California’s Central Coast Regional Water Quality Control Board has approved a Voluntary Cleanup and Abatement Agreement to address per- and polyfluoroalkyl substances (PFAS) contamination around the San Luis Obispo airport.
The agreement is with San Luis Obispo County and the California Department of Forestry and Fire Protection (CAL FIRE) to address PFAS contamination at the airport resulting from the use of firefighting equipment during training and operational activities.
PFAS are a large group of man-made substances that persist in the environment and, at unsafe levels, can affect human health.
This cleanup action arises from a statewide investigative order issued by the State Water Resources Control Board in 2019. Consequently, this is the first time an agreement requiring clean-up and abatement of PFAS contamination in groundwater has been ratified by a regional board in California.
Following the State Water Board’s order, the county cooperated with the Central Coast Water Board to test for the presence of PFAS in soil and groundwater in an area southwest of the airport. Results indicate that PFAS exceeded drinking water response levels in at least 57 wells, including one agricultural well. The regional board then carried out its own investigation into the contamination.
“After much deliberative work by the cleanup and advisory teams, along with input from the public, the Central Coast Water Board unanimously supports the agreement with the county and CAL FIRE, which will ensure that the affected community near the airport has safe drinking water while a collaborative and expedited cleanup takes place,” said Jane Gray, chair of the board. “I also want to acknowledge and appreciate the cooperation of the county and CAL FIRE in constructing an agreement focused on long- term solutions. Going forward, the board will work diligently to ensure the agreement is effectively implemented to provide replacement water, complete investigation activities, and remediate the pollution.”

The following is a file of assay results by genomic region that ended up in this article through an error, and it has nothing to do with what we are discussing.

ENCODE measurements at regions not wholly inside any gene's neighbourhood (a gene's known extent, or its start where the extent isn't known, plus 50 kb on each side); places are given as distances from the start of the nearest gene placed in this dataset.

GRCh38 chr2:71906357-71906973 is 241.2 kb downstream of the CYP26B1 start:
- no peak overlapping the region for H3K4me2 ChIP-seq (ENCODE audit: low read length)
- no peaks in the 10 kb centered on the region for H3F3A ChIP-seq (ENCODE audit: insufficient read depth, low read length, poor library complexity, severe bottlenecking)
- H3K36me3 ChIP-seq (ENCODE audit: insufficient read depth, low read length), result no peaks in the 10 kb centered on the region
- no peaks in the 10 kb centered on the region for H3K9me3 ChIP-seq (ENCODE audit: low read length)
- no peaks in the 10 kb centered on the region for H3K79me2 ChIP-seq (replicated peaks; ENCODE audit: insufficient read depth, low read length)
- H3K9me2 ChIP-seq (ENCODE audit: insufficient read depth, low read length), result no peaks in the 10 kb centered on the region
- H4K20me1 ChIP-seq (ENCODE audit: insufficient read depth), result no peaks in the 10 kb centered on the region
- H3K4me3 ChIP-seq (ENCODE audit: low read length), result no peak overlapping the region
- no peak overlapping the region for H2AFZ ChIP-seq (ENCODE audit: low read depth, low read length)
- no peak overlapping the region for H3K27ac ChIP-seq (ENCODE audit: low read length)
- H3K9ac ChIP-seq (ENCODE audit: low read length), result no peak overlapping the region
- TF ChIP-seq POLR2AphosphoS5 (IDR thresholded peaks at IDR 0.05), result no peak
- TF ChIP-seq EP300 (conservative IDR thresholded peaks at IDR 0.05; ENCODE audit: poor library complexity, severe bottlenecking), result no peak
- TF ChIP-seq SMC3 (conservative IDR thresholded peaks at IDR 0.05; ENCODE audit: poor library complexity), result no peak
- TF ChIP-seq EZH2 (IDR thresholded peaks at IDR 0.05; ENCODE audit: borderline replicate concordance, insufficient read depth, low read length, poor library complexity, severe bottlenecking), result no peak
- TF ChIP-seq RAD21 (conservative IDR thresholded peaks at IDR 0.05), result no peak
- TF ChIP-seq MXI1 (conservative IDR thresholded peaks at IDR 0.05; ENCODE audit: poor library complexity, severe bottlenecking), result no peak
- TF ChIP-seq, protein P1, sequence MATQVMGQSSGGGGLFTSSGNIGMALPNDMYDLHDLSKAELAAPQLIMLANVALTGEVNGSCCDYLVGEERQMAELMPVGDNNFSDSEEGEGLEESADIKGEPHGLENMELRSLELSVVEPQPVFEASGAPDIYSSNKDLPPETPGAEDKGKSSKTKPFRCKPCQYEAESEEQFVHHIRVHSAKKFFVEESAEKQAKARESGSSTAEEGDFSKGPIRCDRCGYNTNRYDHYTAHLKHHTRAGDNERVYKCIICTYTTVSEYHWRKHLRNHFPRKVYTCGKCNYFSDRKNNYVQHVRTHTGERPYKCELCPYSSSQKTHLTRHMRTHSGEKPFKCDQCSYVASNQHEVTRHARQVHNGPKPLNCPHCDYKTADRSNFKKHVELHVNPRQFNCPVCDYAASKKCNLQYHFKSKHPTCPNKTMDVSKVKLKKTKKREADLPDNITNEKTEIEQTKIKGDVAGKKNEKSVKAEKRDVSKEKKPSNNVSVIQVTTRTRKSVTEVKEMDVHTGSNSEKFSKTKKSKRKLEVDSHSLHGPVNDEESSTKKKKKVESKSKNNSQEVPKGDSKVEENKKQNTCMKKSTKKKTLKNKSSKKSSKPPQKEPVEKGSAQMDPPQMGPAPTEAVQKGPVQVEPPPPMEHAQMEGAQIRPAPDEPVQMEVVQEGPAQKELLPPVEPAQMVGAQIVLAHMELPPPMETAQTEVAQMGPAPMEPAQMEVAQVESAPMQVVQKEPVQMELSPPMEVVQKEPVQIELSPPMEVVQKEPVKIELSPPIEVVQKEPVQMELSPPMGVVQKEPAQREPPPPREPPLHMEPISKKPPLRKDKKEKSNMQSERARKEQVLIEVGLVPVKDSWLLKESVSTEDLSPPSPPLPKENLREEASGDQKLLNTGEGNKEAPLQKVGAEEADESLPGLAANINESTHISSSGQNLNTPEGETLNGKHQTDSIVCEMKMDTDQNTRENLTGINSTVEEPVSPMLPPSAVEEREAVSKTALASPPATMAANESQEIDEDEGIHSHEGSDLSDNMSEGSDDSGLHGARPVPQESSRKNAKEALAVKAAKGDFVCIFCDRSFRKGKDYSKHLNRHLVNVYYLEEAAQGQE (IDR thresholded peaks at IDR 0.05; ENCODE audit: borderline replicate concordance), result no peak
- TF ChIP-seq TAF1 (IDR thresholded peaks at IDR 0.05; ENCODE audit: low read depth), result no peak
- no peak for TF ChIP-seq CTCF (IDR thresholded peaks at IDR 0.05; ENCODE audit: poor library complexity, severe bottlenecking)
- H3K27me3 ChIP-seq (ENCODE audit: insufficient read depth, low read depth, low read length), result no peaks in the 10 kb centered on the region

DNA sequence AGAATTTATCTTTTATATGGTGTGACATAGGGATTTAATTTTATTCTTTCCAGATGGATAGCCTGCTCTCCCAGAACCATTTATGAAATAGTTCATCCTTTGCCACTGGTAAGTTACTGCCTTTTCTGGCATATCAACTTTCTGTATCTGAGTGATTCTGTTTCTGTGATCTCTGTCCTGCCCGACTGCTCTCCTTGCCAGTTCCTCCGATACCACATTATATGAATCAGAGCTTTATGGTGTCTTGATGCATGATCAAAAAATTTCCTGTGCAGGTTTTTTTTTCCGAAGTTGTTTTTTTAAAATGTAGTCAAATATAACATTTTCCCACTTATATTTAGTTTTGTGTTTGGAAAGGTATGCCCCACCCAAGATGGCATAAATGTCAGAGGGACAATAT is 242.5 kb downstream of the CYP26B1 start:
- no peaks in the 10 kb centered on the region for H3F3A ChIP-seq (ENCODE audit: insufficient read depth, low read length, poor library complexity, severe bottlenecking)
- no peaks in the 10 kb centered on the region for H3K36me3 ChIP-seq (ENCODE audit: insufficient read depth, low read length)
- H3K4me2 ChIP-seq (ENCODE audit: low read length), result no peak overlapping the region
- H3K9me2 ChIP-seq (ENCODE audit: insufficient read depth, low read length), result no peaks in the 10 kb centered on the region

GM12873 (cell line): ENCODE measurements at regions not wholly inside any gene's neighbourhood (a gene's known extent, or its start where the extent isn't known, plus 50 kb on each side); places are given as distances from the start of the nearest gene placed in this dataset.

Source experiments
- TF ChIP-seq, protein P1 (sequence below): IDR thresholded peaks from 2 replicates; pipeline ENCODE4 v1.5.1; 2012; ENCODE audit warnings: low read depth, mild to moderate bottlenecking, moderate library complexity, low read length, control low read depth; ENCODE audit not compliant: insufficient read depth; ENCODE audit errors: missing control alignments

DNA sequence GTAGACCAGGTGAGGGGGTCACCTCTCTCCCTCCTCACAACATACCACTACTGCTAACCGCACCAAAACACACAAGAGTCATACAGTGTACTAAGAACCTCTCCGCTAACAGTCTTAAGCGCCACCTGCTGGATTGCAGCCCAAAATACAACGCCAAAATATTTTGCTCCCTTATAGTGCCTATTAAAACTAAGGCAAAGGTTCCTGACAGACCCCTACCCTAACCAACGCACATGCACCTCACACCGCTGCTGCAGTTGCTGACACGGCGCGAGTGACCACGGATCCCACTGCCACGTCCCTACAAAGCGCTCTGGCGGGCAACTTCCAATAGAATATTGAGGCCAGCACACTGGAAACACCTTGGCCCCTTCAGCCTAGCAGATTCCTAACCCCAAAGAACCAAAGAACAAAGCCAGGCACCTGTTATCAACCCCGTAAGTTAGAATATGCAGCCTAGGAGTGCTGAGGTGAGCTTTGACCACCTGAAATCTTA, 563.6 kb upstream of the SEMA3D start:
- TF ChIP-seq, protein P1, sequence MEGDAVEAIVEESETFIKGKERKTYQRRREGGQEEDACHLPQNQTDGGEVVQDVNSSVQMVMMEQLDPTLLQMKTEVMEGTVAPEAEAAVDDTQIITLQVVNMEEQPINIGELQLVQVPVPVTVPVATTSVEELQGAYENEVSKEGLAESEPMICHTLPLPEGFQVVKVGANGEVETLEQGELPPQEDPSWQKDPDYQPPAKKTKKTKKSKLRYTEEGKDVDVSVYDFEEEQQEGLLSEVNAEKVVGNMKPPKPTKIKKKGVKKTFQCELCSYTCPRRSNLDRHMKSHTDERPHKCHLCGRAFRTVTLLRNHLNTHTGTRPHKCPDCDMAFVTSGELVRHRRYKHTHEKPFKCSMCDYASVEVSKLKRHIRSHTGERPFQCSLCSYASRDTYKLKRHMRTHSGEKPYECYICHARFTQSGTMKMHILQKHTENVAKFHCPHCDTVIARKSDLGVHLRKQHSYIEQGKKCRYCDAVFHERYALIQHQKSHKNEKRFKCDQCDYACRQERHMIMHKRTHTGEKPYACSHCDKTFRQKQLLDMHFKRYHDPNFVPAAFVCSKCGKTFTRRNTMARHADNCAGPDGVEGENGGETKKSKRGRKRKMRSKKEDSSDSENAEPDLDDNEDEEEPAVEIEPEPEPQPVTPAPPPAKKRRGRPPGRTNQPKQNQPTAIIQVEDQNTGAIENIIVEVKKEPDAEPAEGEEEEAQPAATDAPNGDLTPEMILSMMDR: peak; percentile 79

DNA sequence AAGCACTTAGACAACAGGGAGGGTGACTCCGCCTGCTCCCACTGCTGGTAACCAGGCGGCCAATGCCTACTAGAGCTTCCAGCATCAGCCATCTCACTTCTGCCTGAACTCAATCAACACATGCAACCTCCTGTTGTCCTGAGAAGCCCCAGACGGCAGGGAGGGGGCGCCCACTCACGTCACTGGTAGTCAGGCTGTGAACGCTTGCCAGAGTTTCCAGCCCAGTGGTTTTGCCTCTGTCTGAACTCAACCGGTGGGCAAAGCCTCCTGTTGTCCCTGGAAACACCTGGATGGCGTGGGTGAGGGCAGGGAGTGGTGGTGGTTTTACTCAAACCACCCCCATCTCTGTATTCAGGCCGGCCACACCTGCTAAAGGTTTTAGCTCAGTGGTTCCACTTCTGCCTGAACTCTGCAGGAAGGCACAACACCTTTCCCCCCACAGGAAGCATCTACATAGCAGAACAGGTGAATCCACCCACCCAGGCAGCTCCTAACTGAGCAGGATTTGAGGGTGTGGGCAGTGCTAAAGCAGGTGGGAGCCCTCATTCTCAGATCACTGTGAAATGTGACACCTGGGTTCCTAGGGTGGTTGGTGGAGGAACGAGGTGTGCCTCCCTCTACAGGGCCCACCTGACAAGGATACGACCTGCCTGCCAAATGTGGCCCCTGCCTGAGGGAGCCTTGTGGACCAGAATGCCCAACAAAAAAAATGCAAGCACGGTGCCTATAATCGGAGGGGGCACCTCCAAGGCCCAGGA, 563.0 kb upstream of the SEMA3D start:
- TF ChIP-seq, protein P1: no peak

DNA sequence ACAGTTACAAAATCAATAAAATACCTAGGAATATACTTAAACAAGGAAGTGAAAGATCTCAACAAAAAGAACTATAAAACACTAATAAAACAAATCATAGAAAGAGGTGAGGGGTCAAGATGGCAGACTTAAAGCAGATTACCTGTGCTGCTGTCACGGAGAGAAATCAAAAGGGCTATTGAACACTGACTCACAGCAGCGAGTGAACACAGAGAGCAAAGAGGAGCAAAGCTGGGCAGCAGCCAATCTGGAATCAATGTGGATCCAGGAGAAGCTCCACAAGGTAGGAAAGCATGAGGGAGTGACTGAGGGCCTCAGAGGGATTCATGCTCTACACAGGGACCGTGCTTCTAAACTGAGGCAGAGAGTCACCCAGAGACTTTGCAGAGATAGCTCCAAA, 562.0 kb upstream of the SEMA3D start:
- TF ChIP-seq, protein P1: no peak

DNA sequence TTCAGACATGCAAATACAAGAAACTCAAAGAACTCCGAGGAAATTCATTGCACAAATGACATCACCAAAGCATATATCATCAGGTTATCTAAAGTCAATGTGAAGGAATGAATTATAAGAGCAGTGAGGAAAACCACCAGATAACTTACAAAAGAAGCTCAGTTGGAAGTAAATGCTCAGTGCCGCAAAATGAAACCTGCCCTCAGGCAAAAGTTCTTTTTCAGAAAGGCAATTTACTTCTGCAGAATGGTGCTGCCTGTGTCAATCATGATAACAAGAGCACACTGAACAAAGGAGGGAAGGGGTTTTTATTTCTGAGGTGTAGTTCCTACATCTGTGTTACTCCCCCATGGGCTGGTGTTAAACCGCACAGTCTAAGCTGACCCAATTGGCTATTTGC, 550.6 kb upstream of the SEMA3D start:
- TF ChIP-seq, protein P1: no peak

Per the agreement’s terms, CAL FIRE and the county voluntarily agreed to complete evaluation, groundwater monitoring and remediation activities in two phases and committed to providing point-of-use treatment for affected well users. They also agreed to work with partners to evaluate long-term safe drinking water solutions for the affected community.
If no solutions prove feasible, they are to install well-head treatment on all supply wells impacted by airport-related PFAS within four years. This agreement sets forth cleanup and water replacement requirements in lieu of a cleanup and abatement order.
Per the agreement, the board, the county and CAL FIRE must develop a Public Outreach Plan within 45 days and must present a remediation plan to the board within 120 days. The agreement terminates on June 30, 2026. At that time, a successor agreement may be ratified, or the board may consider issuing a cleanup and abatement order to implement additional actions.
The State Water Board first ordered airports in California to investigate the presence of PFAS in soil and groundwater in 2019, after discovering the link between PFAS and a certain type of suppressant used to put out fuel fires. The investigations confirmed that the highest detections of PFAS at airports are connected with releases of aqueous film- forming foam fire suppressants during training or firefighting operations. The suppressants are fluorinated foams that contain diverse mixtures of PFAS.
The Federal Aviation Administration requires that firefighters conduct periodic performance testing of all fire suppressant equipment, such as spray nozzles on fire trucks. This testing caused PFAS to be released into the environment near the San Luis Obispo airport. After 2019, CAL FIRE modified practices to ensure that the foams are contained when equipment testing occurs.